Here is a piece that I wrote on the fortunes of the Scottish Conservative Party for Holyrood Magazine in February 2009
The Scottish Conservatives
One of the great ironies in the history of Scottish Politics is that the Conservative Party has a great deal to gain from the devolution that it worked so hard to oppose. Indeed, this payoff was almost immediate following the introduction of a mixed member proportional system to elect MSPs. While it failed to command a single Scottish seat during Labour’s landslide Westminster general election victory in 1997, a reduced share of the vote (from 17.5% to 15.6% of the constituency vote) gave it 18 (14%) of 129 Scottish Parliament seats – all from the regional list (it now has 17 seats, including 4 from the constituency vote). This level of representation was not enough to give it any real power in the first eight years of devolution because Labour and the Liberal Democrats formed a majority coalition that rarely needed to negotiate with the opposition parties. However, it did offer a way out of its embarrassing lack of representation and provided a spell of rehabilitation in which the party could seek to set new priorities and adapt its approach to the Scottish arena.
This has started to pay off following the formation of a minority SNP Government in 2007 producing a sense that every vote counts. In particular, it has emerged as the party most likely to secure policy concessions in return for support of the SNP’s annual budget. In the first year it secured a greater commitment to funding new police officers and revisit drugs policy, while in the second it secured a reduction in business rates and a commitment to dedicate funding to town regeneration. Although these are modest gains they are also significant. While the concessions are consistent with the SNP manifesto, they mark a moderate shift in SNP priorities. While the cost of the concessions represents less than 1% of the overall budget, there is only a 1% or so level of ‘slack’ in the budget anyway – because the funding increase is modest this year and governments feel the most pressure to maintain existing commitments. The concessions also compare favourably with those of the other parties and may represent as much as a party with 17 seats (minus the vote that Alex Fergusson effectively gave up when becoming Presiding Officer) could expect. Perhaps more importantly the Conservative party could be the only party that emerges with any sense of credit from the budget crisis. The budget process exposed both the SNP’s reliance on other parties and the role of Labour and the Liberal Democrats in seeking to oppose the budget only if it still proved successful. All three parties were undermined by the Green decision to oppose, prompting frenetic activity in Parliament to secure a face-saving deal allowing the main parties to sign up to a budget that looked suspiciously like the old one. In contrast, the Conservative position was consistent, allowing for the slightly uncomfortable sight of Annabel Goldie telling-off Iain Gray for playing party politics with the big issues (describing Labour’s strategy as a ‘bloodless debating chamber coup to ensconce him as First Minister’).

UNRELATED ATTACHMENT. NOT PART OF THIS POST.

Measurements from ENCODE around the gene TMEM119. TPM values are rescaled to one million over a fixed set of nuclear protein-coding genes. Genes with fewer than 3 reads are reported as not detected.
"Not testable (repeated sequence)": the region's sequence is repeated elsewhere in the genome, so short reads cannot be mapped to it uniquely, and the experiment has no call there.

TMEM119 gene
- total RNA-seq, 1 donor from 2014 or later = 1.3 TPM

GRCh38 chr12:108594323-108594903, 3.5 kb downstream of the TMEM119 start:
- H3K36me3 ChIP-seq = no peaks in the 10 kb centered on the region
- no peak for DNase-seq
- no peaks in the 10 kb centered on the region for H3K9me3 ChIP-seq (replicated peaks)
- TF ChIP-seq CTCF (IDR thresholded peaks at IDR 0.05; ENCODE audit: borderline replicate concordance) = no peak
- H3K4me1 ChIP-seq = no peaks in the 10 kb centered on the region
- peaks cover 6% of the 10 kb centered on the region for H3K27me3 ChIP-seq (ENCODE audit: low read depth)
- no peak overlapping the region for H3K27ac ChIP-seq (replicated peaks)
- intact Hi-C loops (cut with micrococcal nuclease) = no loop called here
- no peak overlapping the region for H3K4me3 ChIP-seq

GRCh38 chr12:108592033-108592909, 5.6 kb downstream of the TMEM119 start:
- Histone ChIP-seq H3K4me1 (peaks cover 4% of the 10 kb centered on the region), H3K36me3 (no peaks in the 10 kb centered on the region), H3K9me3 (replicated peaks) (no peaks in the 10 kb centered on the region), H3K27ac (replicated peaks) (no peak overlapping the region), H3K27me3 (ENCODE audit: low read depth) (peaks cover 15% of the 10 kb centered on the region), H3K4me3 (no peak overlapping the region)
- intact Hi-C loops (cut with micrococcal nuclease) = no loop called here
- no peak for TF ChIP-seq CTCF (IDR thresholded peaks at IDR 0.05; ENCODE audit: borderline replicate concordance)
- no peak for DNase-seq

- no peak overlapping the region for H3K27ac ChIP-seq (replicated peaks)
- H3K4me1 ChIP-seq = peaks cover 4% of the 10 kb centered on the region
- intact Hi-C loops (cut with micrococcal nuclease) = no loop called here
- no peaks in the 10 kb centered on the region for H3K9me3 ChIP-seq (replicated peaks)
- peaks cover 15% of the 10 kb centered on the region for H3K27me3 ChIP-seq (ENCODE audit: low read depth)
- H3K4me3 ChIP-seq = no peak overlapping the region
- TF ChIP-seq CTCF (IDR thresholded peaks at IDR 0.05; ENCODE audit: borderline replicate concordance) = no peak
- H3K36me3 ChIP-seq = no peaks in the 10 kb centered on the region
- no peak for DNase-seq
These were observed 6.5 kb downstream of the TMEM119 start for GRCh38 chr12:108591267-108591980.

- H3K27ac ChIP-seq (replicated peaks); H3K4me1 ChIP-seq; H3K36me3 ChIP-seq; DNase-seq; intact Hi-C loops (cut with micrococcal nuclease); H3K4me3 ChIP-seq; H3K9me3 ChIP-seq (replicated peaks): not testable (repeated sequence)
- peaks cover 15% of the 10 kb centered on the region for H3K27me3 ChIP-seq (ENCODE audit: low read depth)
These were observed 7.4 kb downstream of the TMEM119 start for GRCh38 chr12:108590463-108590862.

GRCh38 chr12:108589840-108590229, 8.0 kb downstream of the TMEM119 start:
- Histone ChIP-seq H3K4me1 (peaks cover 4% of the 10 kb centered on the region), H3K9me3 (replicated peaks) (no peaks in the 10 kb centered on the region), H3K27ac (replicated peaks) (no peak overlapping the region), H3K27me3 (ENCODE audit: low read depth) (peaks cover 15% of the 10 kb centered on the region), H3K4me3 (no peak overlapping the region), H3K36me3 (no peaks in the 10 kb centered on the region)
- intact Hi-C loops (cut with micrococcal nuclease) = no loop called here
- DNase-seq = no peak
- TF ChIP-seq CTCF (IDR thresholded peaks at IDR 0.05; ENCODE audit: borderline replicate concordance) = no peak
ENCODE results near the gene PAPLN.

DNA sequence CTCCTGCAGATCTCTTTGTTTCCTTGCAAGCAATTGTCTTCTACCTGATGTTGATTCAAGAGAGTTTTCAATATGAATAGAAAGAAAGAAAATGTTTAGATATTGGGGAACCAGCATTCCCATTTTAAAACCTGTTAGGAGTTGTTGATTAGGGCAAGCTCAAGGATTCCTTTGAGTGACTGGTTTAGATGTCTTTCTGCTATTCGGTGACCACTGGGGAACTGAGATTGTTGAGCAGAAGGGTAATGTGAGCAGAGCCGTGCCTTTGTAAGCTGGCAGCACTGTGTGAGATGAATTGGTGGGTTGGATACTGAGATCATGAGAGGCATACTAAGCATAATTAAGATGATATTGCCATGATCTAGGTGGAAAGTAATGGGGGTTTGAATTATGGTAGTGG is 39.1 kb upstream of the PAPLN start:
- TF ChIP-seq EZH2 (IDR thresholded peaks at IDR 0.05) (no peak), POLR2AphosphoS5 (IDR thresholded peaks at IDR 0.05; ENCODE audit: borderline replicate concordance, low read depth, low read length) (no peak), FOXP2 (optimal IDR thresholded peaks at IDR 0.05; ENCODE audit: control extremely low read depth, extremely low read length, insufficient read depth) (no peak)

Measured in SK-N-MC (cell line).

The Conservative strategy in Scotland has obvious links to its overall approach to the prospect of a UK general election win in 2010. It is no secret that a Conservative win would suit the SNP independence referendum strategy. This would be the first Conservative government operating in Scotland since the 1979-97 period in which Thatcherism proved so out of touch with Scottish public opinion (particularly when introducing the poll tax) and the Major government contributed to its own demise by refusing to support any significant form of constitutional change. Provided that the Conservatives fail to elect many MPs in Scotland (they will almost certainly fail to return the 11 MPs of 1992), the picture will be one of a return to the democratic deficit when Scotland votes for one government but receives another. However, three main things have changed in the meantime to challenge the sense in which the Conservatives are as out of touch with public opinion in Scotland as they were in the 1980s and 1990s. First, the party has shown, particularly since 2007, that it can engage effectively on the big Scottish Parliament debates and take a central role, when negotiating with the SNP or when contributing to unified opposition. Second, its pursuit of the status quo (i.e. devolution, not independence) now represents a new position on constitutional change – and one which is shared by most parties and the public in Scotland. Third, David Cameron has expressed a much greater willingness to ‘govern Scots with respect’, allow the Scottish party to go its own way, accept recommendations from the Calman Commission to enhance Scottish Parliament policy responsibilities and work closely with the Scottish Government. This even extended to headline-seeking offers to engage in meetings between SNP ministers and UK Conservative shadow ministers – for example, on the funding of the Forth road bridge at a time when the UK Labour Government seemed determined to embarrass John Swinney and show him who was in control. Thus, David Cameron has demonstrated the ability to appear both committed to the Union but also relaxed about the prospects for change, in marked contrast to the image of Gordon Brown as a source of interference and central control. This will not be enough to ensure a significant Scottish Conservative presence in Westminster. However, it may be enough to prevent independence as an unintended consequence of its electoral success overall.